New Hope For Malaysia’s Creative Industry
With the new cabinet announced and portfolios assigned to the respective ministers, they are expected to get to work almost immediately. Malaysians have high hopes that the new government will improve or change the policies to benefit the people. Malaysia’s creative industry have similar hopes that it will flourish and grow to be on the same level as other creative industries of the world.
Below are some of the new government’s manifestos that will have a direct impact on the creative industry:
(Image source: The Malaysian Times)
PAKATAN HARAPAN MANIFESTO
- Promise 1: Abolish GST
- Promise 5: Reduce the burdens faced by young people
- Promise 27: Abolish oppressive laws
- Promise 30: Support the economic growth of Bumiputera and all citizens in the country.
- Promise 31: Spur investments and simplify business processes and trade
- Promise 32: Introduce a tax system that is people-friendly and entrepreneur-friendly
- Promise 33: Set up Equal Opportunity Commission
- Promise 34: Enhance the income of the majority
- Promise 35: Raising the dignity of workers and creating more quality jobs
- Promise 39: Balancing economic growth with environmental protection
- Promise 55: To increase the space for and diversify the activities of young people
THE GST-SST CONVERSION
(Image Source:Suara TV)
Within 30 days of the new government, Tun Dr. Mahathir Mohamad and the appointed ministers have taken steps to deliver on their promises of abolishing the Goods and Services Tax (GST), which took effect almost effectively.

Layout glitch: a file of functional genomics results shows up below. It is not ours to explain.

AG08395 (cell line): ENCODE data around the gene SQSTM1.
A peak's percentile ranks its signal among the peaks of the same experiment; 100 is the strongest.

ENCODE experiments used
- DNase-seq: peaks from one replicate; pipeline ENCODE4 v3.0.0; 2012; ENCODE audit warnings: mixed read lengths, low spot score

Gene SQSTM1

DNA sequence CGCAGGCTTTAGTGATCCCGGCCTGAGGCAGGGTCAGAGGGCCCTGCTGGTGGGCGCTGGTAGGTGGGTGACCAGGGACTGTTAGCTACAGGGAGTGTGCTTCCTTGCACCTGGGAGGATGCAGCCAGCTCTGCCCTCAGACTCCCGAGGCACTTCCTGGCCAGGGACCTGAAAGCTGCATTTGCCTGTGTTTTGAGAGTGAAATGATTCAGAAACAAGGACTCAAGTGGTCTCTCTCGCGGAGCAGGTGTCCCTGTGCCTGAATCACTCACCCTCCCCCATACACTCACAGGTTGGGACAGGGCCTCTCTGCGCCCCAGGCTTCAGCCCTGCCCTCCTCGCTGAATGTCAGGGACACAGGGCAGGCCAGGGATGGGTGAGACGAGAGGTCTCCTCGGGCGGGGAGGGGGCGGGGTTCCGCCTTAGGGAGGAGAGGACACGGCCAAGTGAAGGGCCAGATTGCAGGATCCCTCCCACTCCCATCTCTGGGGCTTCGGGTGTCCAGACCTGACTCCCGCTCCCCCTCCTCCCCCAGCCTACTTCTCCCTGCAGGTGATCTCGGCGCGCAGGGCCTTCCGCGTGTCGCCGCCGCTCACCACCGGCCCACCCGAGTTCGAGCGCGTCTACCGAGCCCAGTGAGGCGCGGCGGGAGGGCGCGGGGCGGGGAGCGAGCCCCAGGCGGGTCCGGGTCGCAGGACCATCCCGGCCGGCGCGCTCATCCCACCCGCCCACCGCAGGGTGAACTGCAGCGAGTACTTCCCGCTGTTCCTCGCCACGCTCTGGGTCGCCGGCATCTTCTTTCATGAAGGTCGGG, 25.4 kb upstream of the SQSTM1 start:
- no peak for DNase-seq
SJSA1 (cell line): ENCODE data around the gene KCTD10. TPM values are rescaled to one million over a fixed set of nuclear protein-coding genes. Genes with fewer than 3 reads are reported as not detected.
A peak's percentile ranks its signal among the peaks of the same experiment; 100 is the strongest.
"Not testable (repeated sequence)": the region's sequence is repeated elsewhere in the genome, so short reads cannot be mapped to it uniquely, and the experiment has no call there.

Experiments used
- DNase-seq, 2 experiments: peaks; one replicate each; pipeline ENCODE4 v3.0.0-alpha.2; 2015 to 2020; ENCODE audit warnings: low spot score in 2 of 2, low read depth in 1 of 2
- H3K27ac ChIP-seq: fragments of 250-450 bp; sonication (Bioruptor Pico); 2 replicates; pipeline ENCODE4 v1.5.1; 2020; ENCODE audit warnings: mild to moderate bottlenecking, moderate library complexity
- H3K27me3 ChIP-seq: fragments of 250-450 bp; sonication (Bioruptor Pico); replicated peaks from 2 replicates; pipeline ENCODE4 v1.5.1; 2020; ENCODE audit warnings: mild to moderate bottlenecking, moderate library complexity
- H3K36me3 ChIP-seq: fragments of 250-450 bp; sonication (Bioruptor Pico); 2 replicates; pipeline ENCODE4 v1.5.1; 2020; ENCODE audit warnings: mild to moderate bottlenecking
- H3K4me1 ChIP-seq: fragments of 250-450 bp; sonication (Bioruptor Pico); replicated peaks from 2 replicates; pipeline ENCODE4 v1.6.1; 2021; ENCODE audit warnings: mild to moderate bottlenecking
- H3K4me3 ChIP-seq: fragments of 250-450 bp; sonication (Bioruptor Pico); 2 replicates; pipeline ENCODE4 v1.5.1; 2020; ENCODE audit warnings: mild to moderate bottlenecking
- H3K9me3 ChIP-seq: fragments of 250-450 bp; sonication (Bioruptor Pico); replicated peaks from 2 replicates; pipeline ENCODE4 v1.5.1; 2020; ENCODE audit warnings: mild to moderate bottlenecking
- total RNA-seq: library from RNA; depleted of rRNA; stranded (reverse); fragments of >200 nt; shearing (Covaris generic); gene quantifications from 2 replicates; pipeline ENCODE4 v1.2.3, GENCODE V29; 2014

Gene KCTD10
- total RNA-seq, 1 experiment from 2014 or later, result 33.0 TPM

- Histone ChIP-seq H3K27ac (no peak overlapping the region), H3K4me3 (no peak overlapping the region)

GST is intended to be a transparent system to control the price of goods and services. However, the GST charges and irresponsible traders contribute to the rise in prices. It is said that it will be replaced with the Sales and Service Tax (SST) in September 2018. There are rumours that GST will not be replaced with SST, but the charge will be lowered to retain the transparency of the taxing system with the effort to control prices.
ABOLISHMENT OF POLITICAL AGENCIES
MaGIC HQ, Malaysia (Image Source: News Strait Times)
Dr. Mahathir Mohamad announced that startup programmes that are part of the government with ‘political’ purposes or considered as ‘non-essential’ will be abolished or redeployed.
One of the agencies affected by this is the Malaysian Global Innovation and Creativity Centre (MaGIC). MaGIC serves as a platform to nurture and inspire entrepreneurial talent and connect with the startup community around them, according to Sainul Abudheen from e27.